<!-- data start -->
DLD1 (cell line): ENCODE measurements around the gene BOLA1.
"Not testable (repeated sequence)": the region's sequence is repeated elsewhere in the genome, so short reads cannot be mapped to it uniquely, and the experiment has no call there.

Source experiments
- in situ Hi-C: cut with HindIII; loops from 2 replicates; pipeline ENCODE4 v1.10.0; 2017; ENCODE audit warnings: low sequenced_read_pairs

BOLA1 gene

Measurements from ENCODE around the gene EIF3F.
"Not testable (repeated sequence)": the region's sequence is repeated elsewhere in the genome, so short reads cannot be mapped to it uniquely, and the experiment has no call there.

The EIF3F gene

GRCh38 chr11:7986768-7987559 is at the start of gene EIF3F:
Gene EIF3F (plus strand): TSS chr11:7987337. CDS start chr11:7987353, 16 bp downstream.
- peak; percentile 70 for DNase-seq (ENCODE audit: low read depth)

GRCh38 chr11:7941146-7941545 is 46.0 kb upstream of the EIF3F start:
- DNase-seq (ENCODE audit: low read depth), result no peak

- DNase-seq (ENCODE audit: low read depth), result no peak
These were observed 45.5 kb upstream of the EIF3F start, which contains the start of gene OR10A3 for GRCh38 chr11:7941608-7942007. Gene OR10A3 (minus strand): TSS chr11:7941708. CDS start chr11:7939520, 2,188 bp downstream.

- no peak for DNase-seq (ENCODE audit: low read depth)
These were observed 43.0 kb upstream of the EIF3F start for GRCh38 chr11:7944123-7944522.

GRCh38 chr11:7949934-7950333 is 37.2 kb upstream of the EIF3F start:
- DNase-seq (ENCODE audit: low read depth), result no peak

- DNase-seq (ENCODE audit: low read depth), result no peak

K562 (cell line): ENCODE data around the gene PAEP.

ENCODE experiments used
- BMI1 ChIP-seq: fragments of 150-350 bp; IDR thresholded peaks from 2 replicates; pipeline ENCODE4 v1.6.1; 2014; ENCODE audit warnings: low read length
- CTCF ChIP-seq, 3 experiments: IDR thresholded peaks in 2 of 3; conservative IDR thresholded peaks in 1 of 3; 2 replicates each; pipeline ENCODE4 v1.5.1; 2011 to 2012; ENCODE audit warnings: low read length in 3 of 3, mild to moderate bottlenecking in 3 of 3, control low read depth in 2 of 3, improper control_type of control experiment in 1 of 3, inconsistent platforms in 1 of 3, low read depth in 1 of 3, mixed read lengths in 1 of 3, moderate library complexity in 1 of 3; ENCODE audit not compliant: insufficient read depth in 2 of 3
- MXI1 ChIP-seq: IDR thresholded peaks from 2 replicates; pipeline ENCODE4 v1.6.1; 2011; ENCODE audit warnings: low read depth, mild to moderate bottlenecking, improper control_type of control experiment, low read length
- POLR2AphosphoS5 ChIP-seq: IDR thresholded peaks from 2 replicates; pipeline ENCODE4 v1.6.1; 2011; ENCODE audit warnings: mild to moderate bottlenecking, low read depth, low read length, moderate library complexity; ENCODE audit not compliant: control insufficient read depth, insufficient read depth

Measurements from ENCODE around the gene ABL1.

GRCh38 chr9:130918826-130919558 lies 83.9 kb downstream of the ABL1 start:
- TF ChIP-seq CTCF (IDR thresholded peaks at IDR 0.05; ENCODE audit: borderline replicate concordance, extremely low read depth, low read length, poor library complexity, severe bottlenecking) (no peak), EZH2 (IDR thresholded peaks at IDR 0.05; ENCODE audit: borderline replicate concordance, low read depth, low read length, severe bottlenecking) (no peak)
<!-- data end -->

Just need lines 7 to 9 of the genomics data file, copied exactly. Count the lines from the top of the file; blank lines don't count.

"Not testable (repeated sequence)": the region's sequence is repeated elsewhere in the genome, so short reads cannot be mapped to it uniquely, and the experiment has no call there.

The EIF3F gene

GRCh38 chr11:7986768-7987559 is at the start of gene EIF3F: